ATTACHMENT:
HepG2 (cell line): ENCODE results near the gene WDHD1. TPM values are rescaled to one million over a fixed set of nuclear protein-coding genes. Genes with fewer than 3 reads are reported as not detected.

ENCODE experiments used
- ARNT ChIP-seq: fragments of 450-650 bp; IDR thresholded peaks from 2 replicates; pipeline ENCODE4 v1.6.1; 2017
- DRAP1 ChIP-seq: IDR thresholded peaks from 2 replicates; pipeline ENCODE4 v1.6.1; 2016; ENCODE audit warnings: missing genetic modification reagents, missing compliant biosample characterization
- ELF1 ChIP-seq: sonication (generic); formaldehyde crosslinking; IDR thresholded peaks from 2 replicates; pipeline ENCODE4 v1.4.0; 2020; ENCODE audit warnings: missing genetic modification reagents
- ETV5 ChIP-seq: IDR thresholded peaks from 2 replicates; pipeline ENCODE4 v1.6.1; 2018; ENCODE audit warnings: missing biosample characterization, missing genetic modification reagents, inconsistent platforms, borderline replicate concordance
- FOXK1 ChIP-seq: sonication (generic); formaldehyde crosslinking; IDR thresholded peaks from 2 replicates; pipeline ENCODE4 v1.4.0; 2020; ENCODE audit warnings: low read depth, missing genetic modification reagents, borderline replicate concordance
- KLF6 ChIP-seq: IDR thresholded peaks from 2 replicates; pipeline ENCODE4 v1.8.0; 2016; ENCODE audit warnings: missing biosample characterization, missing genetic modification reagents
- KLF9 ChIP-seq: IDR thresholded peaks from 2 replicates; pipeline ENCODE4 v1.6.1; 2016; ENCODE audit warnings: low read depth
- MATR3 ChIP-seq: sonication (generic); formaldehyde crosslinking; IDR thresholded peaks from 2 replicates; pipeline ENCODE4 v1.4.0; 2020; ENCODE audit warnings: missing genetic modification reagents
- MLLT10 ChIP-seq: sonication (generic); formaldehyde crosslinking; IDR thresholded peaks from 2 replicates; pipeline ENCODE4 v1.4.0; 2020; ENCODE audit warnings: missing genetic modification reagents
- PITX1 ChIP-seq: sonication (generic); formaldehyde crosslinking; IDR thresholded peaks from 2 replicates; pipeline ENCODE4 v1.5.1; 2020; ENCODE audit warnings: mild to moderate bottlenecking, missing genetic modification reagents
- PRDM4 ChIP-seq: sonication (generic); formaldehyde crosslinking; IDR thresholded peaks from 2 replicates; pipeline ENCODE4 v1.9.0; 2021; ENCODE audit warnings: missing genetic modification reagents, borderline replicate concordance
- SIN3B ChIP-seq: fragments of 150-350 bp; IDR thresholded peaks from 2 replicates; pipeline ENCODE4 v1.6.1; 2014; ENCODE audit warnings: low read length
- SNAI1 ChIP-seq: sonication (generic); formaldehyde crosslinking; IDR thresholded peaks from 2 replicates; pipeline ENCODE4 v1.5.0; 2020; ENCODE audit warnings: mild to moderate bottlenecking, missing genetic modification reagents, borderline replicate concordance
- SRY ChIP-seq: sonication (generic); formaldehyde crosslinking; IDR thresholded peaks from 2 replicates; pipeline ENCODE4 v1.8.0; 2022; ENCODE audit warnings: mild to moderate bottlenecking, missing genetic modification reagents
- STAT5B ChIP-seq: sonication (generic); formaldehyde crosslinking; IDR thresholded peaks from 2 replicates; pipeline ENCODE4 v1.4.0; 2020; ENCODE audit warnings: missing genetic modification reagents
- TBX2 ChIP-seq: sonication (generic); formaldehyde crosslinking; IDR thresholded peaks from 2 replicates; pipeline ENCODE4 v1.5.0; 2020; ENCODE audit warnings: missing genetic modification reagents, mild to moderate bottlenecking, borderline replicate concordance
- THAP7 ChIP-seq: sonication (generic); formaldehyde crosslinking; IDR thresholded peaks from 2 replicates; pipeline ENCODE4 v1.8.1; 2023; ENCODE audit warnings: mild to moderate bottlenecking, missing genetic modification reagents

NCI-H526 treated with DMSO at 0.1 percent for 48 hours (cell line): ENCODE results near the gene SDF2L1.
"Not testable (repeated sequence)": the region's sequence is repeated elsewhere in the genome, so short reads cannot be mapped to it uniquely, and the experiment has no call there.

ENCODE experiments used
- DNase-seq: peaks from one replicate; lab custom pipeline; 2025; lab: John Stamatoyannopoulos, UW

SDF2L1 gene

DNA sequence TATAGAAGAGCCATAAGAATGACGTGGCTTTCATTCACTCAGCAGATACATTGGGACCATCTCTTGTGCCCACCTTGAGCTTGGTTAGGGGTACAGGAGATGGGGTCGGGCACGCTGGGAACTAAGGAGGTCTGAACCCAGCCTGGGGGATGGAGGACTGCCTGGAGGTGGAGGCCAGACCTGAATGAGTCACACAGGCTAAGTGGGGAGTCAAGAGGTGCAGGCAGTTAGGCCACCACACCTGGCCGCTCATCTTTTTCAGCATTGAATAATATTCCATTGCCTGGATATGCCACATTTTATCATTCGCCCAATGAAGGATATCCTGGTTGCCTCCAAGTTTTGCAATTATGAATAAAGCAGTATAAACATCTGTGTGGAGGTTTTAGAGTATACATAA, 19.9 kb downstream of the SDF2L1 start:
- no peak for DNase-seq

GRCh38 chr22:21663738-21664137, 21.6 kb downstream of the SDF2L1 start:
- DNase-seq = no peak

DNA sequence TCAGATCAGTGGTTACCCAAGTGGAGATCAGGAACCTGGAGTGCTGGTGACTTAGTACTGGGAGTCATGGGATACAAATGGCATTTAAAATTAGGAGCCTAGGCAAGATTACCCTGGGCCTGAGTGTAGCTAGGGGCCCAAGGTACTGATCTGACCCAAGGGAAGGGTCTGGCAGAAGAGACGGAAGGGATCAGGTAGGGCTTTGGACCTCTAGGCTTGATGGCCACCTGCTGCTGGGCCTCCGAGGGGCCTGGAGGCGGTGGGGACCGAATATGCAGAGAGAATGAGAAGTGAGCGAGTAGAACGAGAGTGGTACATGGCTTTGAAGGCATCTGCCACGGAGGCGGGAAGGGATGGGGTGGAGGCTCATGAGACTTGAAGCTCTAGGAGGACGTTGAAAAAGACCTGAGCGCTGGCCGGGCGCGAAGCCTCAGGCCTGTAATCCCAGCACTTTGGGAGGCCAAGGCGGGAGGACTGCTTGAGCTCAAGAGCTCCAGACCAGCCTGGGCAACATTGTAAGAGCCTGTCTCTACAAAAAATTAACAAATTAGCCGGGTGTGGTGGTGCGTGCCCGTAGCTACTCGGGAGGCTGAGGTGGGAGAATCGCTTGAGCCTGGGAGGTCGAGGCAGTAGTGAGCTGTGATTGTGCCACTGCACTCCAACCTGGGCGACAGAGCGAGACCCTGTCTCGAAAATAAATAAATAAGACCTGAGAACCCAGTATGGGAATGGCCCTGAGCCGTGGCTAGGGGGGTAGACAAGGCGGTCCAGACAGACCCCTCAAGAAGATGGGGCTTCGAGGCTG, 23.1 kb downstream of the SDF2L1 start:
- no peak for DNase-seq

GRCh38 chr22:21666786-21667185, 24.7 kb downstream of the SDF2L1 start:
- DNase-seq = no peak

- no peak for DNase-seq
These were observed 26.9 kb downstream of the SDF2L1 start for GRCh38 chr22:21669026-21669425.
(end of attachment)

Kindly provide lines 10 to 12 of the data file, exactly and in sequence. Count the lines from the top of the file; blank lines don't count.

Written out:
- MATR3 ChIP-seq: sonication (generic); formaldehyde crosslinking; IDR thresholded peaks from 2 replicates; pipeline ENCODE4 v1.4.0; 2020; ENCODE audit warnings: missing genetic modification reagents
- MLLT10 ChIP-seq: sonication (generic); formaldehyde crosslinking; IDR thresholded peaks from 2 replicates; pipeline ENCODE4 v1.4.0; 2020; ENCODE audit warnings: missing genetic modification reagents
- PITX1 ChIP-seq: sonication (generic); formaldehyde crosslinking; IDR thresholded peaks from 2 replicates; pipeline ENCODE4 v1.5.1; 2020; ENCODE audit warnings: mild to moderate bottlenecking, missing genetic modification reagents